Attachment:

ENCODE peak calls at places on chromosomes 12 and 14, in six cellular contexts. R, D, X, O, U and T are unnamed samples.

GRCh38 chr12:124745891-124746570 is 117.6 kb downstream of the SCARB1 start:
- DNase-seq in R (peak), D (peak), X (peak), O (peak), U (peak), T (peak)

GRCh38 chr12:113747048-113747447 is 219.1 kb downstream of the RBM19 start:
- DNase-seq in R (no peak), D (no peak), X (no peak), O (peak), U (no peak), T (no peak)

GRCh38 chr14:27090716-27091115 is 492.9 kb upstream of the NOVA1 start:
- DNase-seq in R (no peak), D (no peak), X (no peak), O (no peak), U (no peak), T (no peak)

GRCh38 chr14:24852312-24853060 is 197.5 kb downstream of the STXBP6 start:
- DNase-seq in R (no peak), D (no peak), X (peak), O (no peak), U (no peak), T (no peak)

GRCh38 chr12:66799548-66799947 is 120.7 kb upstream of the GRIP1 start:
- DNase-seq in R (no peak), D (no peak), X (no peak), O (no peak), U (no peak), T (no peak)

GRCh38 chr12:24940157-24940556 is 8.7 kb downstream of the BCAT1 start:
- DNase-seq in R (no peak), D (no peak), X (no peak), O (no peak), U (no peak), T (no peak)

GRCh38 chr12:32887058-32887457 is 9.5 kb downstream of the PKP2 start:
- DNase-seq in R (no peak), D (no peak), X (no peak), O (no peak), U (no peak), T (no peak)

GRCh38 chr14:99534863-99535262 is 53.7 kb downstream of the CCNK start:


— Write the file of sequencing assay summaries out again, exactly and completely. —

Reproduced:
ENCODE peak calls at places on chromosomes 12 and 14, in six cellular contexts. R, D, X, O, U and T are unnamed samples.

GRCh38 chr12:124745891-124746570 is 117.6 kb downstream of the SCARB1 start:
- DNase-seq in R (peak), D (peak), X (peak), O (peak), U (peak), T (peak)

GRCh38 chr12:113747048-113747447 is 219.1 kb downstream of the RBM19 start:
- DNase-seq in R (no peak), D (no peak), X (no peak), O (peak), U (no peak), T (no peak)

GRCh38 chr14:27090716-27091115 is 492.9 kb upstream of the NOVA1 start:
- DNase-seq in R (no peak), D (no peak), X (no peak), O (no peak), U (no peak), T (no peak)

GRCh38 chr14:24852312-24853060 is 197.5 kb downstream of the STXBP6 start:
- DNase-seq in R (no peak), D (no peak), X (peak), O (no peak), U (no peak), T (no peak)

GRCh38 chr12:66799548-66799947 is 120.7 kb upstream of the GRIP1 start:
- DNase-seq in R (no peak), D (no peak), X (no peak), O (no peak), U (no peak), T (no peak)

GRCh38 chr12:24940157-24940556 is 8.7 kb downstream of the BCAT1 start:
- DNase-seq in R (no peak), D (no peak), X (no peak), O (no peak), U (no peak), T (no peak)

GRCh38 chr12:32887058-32887457 is 9.5 kb downstream of the PKP2 start:
- DNase-seq in R (no peak), D (no peak), X (no peak), O (no peak), U (no peak), T (no peak)

GRCh38 chr14:99534863-99535262 is 53.7 kb downstream of the CCNK start: